The King of Torts
Clay Carter has been at the office of the public defender too long and, like most of his colleagues, dreams of a better job in a real firm. When he reluctantly takes the case of a young man charged with a random street killing, he assumes it is just another of the many senseless murders that hit D.C. every week. As he digs into the background of his client, Clay stumbles on a conspiracy too horrible to believe. He suddenly finds himself in the middle of a complex case against one of the largest pharmaceutical companies in the world, looking at the kind of enormous settlement that would make him, almost overnight, the legal profession's newest king of torts....
The Last Juror
In 1970, one of Mississippi's more colorful weekly newspapers went bankrupt. The future of the paper looked grim until a young mother was brutally raped and murdered by a member of the notorious Padgitt family. The murderer, Danny Padgitt, was tried before a packed courthouse, and the trial came to a startling end when the defendant threatened revenge against the jurors if they convicted him. Nevertheless, they found him guilty, and he was sentenced to life in prison. But in Mississippi in 1970, "life" didn't necessarily mean "life", and nine years later Padgitt was paroled. He returned to Ford County, and the retribution began.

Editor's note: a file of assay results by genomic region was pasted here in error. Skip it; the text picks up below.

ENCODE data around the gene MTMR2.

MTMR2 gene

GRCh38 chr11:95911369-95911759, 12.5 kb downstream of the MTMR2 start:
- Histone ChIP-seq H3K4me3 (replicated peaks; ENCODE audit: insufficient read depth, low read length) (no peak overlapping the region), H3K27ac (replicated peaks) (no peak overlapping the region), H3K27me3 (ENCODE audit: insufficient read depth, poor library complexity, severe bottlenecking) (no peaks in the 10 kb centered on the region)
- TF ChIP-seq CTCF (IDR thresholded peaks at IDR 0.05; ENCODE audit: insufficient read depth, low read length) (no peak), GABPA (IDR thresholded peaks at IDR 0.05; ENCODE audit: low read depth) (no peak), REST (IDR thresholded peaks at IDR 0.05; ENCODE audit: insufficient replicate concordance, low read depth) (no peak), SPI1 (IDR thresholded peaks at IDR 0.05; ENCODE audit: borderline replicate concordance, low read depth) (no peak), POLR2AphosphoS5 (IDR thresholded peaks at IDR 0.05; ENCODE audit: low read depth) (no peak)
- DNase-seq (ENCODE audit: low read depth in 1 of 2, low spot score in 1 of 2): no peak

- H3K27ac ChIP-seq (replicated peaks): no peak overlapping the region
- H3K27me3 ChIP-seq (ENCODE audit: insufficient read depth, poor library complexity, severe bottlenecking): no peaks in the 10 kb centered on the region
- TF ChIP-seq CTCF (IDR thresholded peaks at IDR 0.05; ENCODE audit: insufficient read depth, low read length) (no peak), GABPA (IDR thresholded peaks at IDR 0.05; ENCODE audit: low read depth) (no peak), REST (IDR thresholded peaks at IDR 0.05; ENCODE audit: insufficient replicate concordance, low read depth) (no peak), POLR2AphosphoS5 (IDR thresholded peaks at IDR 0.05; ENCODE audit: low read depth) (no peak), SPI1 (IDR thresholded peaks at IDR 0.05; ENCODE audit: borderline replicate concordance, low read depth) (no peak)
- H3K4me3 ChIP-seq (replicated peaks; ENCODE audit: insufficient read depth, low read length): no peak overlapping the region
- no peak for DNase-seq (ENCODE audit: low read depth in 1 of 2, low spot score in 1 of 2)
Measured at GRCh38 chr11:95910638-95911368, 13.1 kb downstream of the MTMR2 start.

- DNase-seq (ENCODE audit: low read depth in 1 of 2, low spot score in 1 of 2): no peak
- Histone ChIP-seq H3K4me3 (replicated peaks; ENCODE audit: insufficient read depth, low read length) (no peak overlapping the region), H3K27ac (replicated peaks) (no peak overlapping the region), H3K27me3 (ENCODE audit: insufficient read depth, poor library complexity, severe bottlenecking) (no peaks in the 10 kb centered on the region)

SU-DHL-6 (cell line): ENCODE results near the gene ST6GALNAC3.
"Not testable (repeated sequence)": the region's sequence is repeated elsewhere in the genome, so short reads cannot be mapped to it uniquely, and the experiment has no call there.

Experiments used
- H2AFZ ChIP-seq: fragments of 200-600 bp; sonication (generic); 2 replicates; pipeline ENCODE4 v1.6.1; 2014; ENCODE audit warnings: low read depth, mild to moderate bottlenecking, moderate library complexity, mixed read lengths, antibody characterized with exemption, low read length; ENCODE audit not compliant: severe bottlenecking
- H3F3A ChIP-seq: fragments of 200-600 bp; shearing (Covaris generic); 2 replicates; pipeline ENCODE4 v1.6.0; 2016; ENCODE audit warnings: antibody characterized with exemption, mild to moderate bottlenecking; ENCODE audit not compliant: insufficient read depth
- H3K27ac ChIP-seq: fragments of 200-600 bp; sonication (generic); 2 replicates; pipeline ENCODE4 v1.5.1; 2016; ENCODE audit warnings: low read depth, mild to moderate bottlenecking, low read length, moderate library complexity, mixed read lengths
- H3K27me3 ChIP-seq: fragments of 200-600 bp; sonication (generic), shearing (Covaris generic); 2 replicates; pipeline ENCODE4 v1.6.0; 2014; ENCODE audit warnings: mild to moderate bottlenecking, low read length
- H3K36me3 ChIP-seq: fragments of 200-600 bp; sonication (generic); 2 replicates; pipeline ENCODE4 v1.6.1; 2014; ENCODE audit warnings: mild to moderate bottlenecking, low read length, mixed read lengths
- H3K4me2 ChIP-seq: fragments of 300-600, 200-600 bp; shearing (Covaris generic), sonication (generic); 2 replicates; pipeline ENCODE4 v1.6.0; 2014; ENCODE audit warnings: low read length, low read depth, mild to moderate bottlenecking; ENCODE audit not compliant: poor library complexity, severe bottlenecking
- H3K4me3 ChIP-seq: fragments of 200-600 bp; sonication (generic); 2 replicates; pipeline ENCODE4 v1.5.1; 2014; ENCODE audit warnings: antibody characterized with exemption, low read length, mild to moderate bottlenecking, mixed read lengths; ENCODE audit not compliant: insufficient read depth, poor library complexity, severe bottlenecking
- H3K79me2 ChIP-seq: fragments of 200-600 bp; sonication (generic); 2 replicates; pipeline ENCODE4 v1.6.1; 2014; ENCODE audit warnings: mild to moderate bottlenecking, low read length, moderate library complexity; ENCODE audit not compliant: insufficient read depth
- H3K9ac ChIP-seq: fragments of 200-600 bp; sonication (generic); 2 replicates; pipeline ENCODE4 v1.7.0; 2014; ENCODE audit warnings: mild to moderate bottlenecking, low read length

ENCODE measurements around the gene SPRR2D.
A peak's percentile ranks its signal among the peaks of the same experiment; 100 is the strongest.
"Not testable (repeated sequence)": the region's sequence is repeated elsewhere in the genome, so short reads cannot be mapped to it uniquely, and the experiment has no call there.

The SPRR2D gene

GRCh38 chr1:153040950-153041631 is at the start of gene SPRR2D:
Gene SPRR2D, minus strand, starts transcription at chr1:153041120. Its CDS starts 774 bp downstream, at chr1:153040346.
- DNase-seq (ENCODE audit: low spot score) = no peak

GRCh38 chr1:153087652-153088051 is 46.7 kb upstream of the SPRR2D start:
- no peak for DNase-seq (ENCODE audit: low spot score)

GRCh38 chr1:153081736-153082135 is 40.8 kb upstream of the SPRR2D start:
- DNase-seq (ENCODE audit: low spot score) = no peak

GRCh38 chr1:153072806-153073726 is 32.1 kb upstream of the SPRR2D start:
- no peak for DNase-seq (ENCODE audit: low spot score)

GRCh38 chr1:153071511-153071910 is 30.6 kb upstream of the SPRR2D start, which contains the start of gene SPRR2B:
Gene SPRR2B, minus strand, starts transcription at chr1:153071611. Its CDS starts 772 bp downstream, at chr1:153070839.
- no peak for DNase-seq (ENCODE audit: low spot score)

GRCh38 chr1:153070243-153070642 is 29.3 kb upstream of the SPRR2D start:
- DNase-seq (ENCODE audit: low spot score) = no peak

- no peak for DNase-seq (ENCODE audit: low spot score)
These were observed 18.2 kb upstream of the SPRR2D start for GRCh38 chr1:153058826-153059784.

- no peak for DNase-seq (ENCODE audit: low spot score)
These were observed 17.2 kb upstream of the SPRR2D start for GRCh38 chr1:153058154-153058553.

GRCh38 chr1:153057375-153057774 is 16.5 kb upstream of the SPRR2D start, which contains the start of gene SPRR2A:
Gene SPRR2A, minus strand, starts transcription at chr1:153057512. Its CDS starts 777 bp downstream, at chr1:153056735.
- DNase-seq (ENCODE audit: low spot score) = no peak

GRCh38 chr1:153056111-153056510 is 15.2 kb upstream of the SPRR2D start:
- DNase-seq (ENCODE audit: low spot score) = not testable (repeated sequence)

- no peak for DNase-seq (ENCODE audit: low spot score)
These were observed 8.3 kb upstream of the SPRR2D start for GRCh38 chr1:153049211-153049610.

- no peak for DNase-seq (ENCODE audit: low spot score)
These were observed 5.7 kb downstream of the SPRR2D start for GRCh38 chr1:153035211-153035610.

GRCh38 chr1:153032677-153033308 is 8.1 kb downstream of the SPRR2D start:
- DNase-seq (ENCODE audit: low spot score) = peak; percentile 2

©2005, 2012 John Grisham (P)2012 Random House Audio
The adjective that comes to mind for me with this is "fluff" there was not enough strong subject matter in this book. I haven't seen what everyone else sees in John Grisham. This was only my second read of his so maybe I need to keep going. Narrators were just okay - nothing special. The best part of the book was near the end - no spolier alert I will let you find out for yourself.
Will I buy another John Grisham? Not sure -
Yes, I would recomment this audio. It was good just not spell binding.
I usually really enjoy Grisham, this just wasn't quite as fast paced.
The narrators did an excellent job.
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